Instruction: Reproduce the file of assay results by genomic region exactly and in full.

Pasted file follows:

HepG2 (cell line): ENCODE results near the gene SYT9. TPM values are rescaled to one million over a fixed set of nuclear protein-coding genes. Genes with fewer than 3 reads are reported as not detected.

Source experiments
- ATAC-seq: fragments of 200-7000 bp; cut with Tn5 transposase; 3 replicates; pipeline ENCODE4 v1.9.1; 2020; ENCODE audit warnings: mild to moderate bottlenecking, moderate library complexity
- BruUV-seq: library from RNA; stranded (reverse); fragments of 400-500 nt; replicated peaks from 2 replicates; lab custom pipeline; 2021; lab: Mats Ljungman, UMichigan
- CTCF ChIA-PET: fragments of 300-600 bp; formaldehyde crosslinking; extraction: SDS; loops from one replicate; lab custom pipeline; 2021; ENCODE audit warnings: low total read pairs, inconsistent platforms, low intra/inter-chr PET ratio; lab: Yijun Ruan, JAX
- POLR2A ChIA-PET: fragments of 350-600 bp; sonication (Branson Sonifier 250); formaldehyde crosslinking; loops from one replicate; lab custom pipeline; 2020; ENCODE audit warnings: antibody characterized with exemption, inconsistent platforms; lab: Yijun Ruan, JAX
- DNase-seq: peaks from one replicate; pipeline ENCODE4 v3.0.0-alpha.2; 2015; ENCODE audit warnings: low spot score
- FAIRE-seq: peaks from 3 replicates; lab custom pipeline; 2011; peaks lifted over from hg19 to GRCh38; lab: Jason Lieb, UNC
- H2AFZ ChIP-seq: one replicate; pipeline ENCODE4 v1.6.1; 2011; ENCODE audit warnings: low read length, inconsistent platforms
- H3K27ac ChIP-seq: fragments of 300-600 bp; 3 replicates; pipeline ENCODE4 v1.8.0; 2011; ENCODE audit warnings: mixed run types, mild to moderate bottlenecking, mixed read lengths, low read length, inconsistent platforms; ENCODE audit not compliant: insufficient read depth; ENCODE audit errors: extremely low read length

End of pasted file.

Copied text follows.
HepG2 (cell line): ENCODE results near the gene SYT9. TPM values are rescaled to one million over a fixed set of nuclear protein-coding genes. Genes with fewer than 3 reads are reported as not detected.

Source experiments
- ATAC-seq: fragments of 200-7000 bp; cut with Tn5 transposase; 3 replicates; pipeline ENCODE4 v1.9.1; 2020; ENCODE audit warnings: mild to moderate bottlenecking, moderate library complexity
- BruUV-seq: library from RNA; stranded (reverse); fragments of 400-500 nt; replicated peaks from 2 replicates; lab custom pipeline; 2021; lab: Mats Ljungman, UMichigan
- CTCF ChIA-PET: fragments of 300-600 bp; formaldehyde crosslinking; extraction: SDS; loops from one replicate; lab custom pipeline; 2021; ENCODE audit warnings: low total read pairs, inconsistent platforms, low intra/inter-chr PET ratio; lab: Yijun Ruan, JAX
- POLR2A ChIA-PET: fragments of 350-600 bp; sonication (Branson Sonifier 250); formaldehyde crosslinking; loops from one replicate; lab custom pipeline; 2020; ENCODE audit warnings: antibody characterized with exemption, inconsistent platforms; lab: Yijun Ruan, JAX
- DNase-seq: peaks from one replicate; pipeline ENCODE4 v3.0.0-alpha.2; 2015; ENCODE audit warnings: low spot score
- FAIRE-seq: peaks from 3 replicates; lab custom pipeline; 2011; peaks lifted over from hg19 to GRCh38; lab: Jason Lieb, UNC
- H2AFZ ChIP-seq: one replicate; pipeline ENCODE4 v1.6.1; 2011; ENCODE audit warnings: low read length, inconsistent platforms
- H3K27ac ChIP-seq: fragments of 300-600 bp; 3 replicates; pipeline ENCODE4 v1.8.0; 2011; ENCODE audit warnings: mixed run types, mild to moderate bottlenecking, mixed read lengths, low read length, inconsistent platforms; ENCODE audit not compliant: insufficient read depth; ENCODE audit errors: extremely low read length